Chapter 4 is interesting because Paul zeroes in on what happens if we don’t choose our leaders wisely.  We will have all kinds of false teachers. Some will be crazy legalistic, while others will be extremely immoral, while others will just make up doctrines. Timothy is advised to stay strong morally and doctrinally despite the fact that some will reject him because of his youth.

In Chapter 5, Paul gives Timothy some exceptional advice on how to deal with other people, both men and women.  The easy part is treating younger men as brothers.  When it comes to younger women, Paul not only tells Timothy to treat them as sisters, but adds, with all purity.

He also gives some specifics on older men and widows. It’s really interesting and again, deserves it’s own episode. The widow part is particularly insightful. There is no hint that the state should look after the elderly. It is first the responsibility of the family, then the responsibility of the Church. I am convinced that this, and other scriptures show the error of modern teachings on Social Justice.  I want to stay here a while, but we can’t. Let me just say that here in 1 Timothy, Paul teaches personal responsibility and gracious mercy.

Paul finishes this first letter with wise counsel regarding ministry and money. How many Pastors, heck, how many people, have allowed the desire for money to get in the way of effective living and ministry.

Interestingly, the Bible has more to say about money than almost any other topic, including heaven and hell. Hmmm…

He warns about the pitfalls of great wealth as well as the temptation of craving great wealth. The key verse in all this is ‘Godliness with contentment is great gain.’

We often hear criticism of certain famous preachers and their riches. Sometimes those are well deserved, while they are often exaggerated.  Most preachers are NOT overpaid and often struggle to make ends meet. Especially young ones. The temptation to crumble under the weight of that pressure is intense. Paul offers very sound advice to Timothy…and to us.

The letter ends rather abruptly at this point, which suggests to me that Paul always intended to write another one.  We’ll look at that one next time.

For now, that’s all I got.

 

Podcast Archives – HERE

Podcast RSS Feed – HERE

 

Dead Vs Living: Who Wins The Race When Jesus Returns

 

 

Episode 28

Listen Here

Man it’s gorgeous here in North Georgia right now. After a crazy heatwave in April, May has rocked. We’ve had decent rain, nice days and fantastic sleeping weather at night. The bad news is, it’s over. All good things come to an end. This too shall pass, yada yada .  Starting tomorrow, we will feel like we’re living on the face of the sun. We’ll have high temperatures and crazy humidity. Here in Georgia, we call that summer. I fear it more than I ever feared winter in Northern Maine.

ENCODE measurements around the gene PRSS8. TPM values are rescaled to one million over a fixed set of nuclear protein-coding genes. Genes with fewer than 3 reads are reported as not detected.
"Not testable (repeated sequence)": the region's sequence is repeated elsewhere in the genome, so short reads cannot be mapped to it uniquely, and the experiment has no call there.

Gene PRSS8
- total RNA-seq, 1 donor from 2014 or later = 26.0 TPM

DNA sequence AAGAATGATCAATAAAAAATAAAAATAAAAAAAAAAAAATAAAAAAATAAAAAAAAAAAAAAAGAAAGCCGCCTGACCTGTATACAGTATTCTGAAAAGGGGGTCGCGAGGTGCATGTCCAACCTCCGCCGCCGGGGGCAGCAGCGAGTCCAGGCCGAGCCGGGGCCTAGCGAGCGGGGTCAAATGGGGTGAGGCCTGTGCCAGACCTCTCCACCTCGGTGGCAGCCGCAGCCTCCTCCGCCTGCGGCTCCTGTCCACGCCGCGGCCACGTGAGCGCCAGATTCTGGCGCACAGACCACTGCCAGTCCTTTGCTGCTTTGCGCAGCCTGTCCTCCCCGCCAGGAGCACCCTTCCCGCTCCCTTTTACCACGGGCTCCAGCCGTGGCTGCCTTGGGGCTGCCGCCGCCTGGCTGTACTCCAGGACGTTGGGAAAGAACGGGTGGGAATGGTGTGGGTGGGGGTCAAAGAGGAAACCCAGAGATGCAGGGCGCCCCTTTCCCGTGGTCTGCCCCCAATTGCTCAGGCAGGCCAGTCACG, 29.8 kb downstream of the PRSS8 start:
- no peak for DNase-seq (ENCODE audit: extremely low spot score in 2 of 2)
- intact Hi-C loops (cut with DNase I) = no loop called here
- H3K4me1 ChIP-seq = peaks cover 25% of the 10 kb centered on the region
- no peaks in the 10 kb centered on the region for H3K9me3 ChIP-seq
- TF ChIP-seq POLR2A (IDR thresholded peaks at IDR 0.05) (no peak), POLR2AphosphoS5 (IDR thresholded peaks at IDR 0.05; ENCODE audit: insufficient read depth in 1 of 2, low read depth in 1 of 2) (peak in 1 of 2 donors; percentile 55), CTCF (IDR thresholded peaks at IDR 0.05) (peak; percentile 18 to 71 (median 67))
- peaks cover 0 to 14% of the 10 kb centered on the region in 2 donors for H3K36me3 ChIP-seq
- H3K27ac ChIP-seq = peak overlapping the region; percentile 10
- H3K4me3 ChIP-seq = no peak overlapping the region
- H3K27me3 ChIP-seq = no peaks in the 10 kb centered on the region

However, compared to what’s going on in India, our summer is a Holiday Resort. Over the weekend I posted some articles about a severe drought that is affecting many parts of the country. (The photo on the left is a dry well).  I’ve also had reports from friends who live there or who support ministries there and they all say water in stricken areas is in short supply.  Many wells are completely dry. Places where the water table is normal 20 to thirty feet deep are reduced to just a few inches. Schools  and colleges are cancelled and orphanages are spending large sums of money to have water shipped in.  I am going to ask you to pray for these hard hit places. Pray for rain, and pray for aid. If you want to participate in providing assistance, I’m going to provide links in the show notes to some agencies I believe in, who can give you more information.

Also, before we get on with the program, I’m not sure I’ve ever announced to you all that Brittan and I are planning to return to Scotland in 2017 to serve the Kingdom there. I lived there for 13 years and feel drawn by God to return and serve again. Please pray for us as we are kicking off our fundraising efforts. It’s going to be quite a challenge, but our God is bigger than any challenge. If you want to follow our plans or keep up with news, we have a Facebook Page called, “Points North Ministry”. It’s going to get pretty active beginning in early June.  These are exciting times. BTW, I have no intention of ending the broadcast when we go, I’ll just be recording from someplace other than the camper.

Alright, lets get to the program.  The next two weeks, we’re looking at Paul’s 2 letters to the Thessalonian Church. I seriously considered doing both letters in one book, but there is enough material that I think its wise to do two broadcasts.

One of the things that fascinates me about these two letters is the fact of how personal the letters are, when Paul had only spent a short time there.  You can read about the founding of the Church in Thessalonica in Acts Chapter 17.  There are only a few verses dedicated to Paul’s time there.

No sooner had the Church been planted, when the Jews stirred up trouble for the fledgling congregation and Paul was forced to leave town. After a brief time in Berea, Paul goes to Athens and eventually to Corinth.  Most scholars and traditions tell us that Paul wrote the Thessalonian letters during the 18 months he was in Corinth. That being the case, it is likely that 1 Thessalonians was the very first of Paul’s letters and was written in approx. A.D.51.

One of the first things you’ll notice as you read through this first letter is how frequently Paul offers words of encouragement to them. I’m sure part of the reason is that Paul may be feeling a bit bad that he didn’t get to stay longer and he might be reminding them that he really cares for them and that his visit was not just a hit and run.

But is also seems obvious that the persecution from the Jews lingered long after Paul’s departure and was likely still in progress when Paul wrote.